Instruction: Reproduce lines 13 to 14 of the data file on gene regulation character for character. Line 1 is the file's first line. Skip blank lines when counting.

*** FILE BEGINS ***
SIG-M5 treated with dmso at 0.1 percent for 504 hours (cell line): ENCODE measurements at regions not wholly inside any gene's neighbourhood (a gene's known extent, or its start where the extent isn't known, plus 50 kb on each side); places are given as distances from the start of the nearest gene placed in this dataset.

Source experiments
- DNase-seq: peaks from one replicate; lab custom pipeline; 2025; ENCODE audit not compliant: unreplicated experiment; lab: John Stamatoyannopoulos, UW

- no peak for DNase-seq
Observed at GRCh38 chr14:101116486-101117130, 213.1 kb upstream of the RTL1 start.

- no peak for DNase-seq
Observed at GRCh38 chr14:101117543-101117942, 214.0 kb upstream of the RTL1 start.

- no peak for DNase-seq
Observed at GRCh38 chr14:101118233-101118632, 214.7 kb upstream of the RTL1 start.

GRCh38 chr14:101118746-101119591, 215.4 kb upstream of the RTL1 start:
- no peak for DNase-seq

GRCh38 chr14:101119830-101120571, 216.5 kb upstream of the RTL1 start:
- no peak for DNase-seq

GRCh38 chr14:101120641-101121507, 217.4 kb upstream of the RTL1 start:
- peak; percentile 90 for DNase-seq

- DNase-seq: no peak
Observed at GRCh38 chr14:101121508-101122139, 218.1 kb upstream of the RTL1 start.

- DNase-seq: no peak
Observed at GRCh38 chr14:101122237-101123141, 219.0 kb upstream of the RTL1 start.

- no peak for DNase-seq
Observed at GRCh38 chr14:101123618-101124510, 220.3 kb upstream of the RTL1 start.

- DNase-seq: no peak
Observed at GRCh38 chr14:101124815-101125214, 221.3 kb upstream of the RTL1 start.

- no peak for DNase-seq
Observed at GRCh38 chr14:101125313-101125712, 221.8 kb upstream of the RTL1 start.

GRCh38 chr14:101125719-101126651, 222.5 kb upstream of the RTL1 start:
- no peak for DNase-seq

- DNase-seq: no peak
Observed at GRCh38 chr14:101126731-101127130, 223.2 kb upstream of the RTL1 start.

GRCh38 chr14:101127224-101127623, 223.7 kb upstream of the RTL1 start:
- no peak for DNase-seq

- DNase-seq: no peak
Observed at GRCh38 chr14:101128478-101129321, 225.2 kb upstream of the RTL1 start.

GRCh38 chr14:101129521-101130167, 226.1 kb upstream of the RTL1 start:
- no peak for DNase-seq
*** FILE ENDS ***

- no peak for DNase-seq

GRCh38 chr14:101120641-101121507, 217.4 kb upstream of the RTL1 start: